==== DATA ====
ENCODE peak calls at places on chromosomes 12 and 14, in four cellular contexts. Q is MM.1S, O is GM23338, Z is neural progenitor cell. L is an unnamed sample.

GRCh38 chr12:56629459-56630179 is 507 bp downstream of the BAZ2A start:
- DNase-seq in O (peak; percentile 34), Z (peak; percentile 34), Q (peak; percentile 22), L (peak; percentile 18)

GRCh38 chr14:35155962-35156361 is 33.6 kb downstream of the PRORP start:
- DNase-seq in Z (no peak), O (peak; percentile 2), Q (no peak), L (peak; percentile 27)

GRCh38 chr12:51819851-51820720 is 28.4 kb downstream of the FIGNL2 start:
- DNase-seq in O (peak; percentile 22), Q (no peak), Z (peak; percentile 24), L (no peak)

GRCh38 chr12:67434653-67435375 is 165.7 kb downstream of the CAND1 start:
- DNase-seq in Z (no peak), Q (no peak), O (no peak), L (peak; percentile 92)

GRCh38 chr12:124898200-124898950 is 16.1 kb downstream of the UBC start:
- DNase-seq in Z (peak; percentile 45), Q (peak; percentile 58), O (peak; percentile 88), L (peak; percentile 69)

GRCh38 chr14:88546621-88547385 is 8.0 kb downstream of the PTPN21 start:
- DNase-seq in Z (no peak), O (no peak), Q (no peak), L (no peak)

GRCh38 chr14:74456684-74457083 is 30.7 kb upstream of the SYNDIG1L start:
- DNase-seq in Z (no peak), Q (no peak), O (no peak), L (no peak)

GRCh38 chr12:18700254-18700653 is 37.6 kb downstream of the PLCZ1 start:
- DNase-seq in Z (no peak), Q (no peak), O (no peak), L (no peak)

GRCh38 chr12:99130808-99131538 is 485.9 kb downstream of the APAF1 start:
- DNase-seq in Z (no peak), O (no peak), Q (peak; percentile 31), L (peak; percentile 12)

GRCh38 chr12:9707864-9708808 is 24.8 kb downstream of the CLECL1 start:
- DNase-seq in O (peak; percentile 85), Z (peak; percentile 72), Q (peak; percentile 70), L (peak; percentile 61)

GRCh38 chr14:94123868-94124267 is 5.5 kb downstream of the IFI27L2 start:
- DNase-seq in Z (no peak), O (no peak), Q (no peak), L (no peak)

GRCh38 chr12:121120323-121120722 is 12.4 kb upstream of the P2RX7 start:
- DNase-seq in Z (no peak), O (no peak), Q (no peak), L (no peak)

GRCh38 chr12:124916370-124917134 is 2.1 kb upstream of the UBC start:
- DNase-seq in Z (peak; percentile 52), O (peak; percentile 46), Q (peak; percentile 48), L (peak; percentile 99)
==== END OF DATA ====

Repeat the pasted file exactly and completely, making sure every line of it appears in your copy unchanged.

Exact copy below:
ENCODE peak calls at places on chromosomes 12 and 14, in four cellular contexts. Q is MM.1S, O is GM23338, Z is neural progenitor cell. L is an unnamed sample.

GRCh38 chr12:56629459-56630179 is 507 bp downstream of the BAZ2A start:
- DNase-seq in O (peak; percentile 34), Z (peak; percentile 34), Q (peak; percentile 22), L (peak; percentile 18)

GRCh38 chr14:35155962-35156361 is 33.6 kb downstream of the PRORP start:
- DNase-seq in Z (no peak), O (peak; percentile 2), Q (no peak), L (peak; percentile 27)

GRCh38 chr12:51819851-51820720 is 28.4 kb downstream of the FIGNL2 start:
- DNase-seq in O (peak; percentile 22), Q (no peak), Z (peak; percentile 24), L (no peak)

GRCh38 chr12:67434653-67435375 is 165.7 kb downstream of the CAND1 start:
- DNase-seq in Z (no peak), Q (no peak), O (no peak), L (peak; percentile 92)

GRCh38 chr12:124898200-124898950 is 16.1 kb downstream of the UBC start:
- DNase-seq in Z (peak; percentile 45), Q (peak; percentile 58), O (peak; percentile 88), L (peak; percentile 69)

GRCh38 chr14:88546621-88547385 is 8.0 kb downstream of the PTPN21 start:
- DNase-seq in Z (no peak), O (no peak), Q (no peak), L (no peak)

GRCh38 chr14:74456684-74457083 is 30.7 kb upstream of the SYNDIG1L start:
- DNase-seq in Z (no peak), Q (no peak), O (no peak), L (no peak)

GRCh38 chr12:18700254-18700653 is 37.6 kb downstream of the PLCZ1 start:
- DNase-seq in Z (no peak), Q (no peak), O (no peak), L (no peak)

GRCh38 chr12:99130808-99131538 is 485.9 kb downstream of the APAF1 start:
- DNase-seq in Z (no peak), O (no peak), Q (peak; percentile 31), L (peak; percentile 12)

GRCh38 chr12:9707864-9708808 is 24.8 kb downstream of the CLECL1 start:
- DNase-seq in O (peak; percentile 85), Z (peak; percentile 72), Q (peak; percentile 70), L (peak; percentile 61)

GRCh38 chr14:94123868-94124267 is 5.5 kb downstream of the IFI27L2 start:
- DNase-seq in Z (no peak), O (no peak), Q (no peak), L (no peak)

GRCh38 chr12:121120323-121120722 is 12.4 kb upstream of the P2RX7 start:
- DNase-seq in Z (no peak), O (no peak), Q (no peak), L (no peak)

GRCh38 chr12:124916370-124917134 is 2.1 kb upstream of the UBC start:
- DNase-seq in Z (peak; percentile 52), O (peak; percentile 46), Q (peak; percentile 48), L (peak; percentile 99)